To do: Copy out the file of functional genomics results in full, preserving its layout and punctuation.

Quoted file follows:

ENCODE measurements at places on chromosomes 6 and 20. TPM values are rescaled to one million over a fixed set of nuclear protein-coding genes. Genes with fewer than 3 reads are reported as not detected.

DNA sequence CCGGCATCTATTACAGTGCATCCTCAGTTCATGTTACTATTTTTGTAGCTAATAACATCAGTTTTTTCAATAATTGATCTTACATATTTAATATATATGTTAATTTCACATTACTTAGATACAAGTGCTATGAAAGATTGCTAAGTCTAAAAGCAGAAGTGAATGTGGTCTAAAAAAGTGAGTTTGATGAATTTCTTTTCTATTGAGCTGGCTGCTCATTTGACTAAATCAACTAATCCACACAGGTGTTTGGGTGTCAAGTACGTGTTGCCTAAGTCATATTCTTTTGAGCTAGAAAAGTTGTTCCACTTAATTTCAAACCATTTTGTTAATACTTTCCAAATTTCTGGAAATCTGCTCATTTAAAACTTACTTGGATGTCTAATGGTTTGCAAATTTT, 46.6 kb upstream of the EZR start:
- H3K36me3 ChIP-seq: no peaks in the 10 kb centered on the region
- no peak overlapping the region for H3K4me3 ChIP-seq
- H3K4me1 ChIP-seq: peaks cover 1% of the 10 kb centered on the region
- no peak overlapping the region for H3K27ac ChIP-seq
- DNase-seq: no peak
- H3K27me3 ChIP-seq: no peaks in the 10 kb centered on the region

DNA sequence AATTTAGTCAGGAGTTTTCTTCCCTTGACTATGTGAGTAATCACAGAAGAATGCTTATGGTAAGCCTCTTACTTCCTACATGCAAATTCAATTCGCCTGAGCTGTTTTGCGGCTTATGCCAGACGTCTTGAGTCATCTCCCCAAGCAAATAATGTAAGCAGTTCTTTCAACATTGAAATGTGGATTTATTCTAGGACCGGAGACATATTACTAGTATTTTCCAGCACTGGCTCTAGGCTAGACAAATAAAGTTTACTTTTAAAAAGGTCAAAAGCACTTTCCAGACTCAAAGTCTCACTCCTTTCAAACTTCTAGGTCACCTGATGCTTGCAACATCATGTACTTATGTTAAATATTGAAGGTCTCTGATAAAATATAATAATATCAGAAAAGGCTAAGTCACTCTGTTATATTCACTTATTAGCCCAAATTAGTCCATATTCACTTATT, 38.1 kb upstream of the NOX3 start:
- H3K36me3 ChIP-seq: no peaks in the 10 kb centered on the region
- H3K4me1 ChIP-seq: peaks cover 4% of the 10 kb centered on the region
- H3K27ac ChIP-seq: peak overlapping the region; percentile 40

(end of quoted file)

ENCODE measurements at places on chromosomes 6 and 20. TPM values are rescaled to one million over a fixed set of nuclear protein-coding genes. Genes with fewer than 3 reads are reported as not detected.

DNA sequence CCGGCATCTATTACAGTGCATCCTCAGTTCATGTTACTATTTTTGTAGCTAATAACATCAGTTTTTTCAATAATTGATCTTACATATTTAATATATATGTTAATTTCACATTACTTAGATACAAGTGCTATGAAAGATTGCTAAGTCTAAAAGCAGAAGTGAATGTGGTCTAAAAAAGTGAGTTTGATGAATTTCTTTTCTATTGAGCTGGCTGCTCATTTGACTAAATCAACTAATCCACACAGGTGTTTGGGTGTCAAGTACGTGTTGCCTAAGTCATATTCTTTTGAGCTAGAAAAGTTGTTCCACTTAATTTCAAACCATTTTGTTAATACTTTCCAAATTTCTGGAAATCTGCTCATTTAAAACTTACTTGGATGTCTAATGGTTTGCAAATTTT, 46.6 kb upstream of the EZR start:
- H3K36me3 ChIP-seq: no peaks in the 10 kb centered on the region
- no peak overlapping the region for H3K4me3 ChIP-seq
- H3K4me1 ChIP-seq: peaks cover 1% of the 10 kb centered on the region
- no peak overlapping the region for H3K27ac ChIP-seq
- DNase-seq: no peak
- H3K27me3 ChIP-seq: no peaks in the 10 kb centered on the region

DNA sequence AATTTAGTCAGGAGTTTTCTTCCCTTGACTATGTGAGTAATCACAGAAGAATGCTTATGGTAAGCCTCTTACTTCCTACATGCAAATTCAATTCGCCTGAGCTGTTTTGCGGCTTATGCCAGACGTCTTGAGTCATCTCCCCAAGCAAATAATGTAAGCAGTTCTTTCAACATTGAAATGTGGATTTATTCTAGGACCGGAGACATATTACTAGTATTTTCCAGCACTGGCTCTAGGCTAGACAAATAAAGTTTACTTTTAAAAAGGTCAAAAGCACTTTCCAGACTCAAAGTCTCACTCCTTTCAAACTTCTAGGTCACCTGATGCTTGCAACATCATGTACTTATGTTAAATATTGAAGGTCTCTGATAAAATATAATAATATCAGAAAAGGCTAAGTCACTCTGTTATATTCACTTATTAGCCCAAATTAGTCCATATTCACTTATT, 38.1 kb upstream of the NOX3 start:
- H3K36me3 ChIP-seq: no peaks in the 10 kb centered on the region
- H3K4me1 ChIP-seq: peaks cover 4% of the 10 kb centered on the region
- H3K27ac ChIP-seq: peak overlapping the region; percentile 40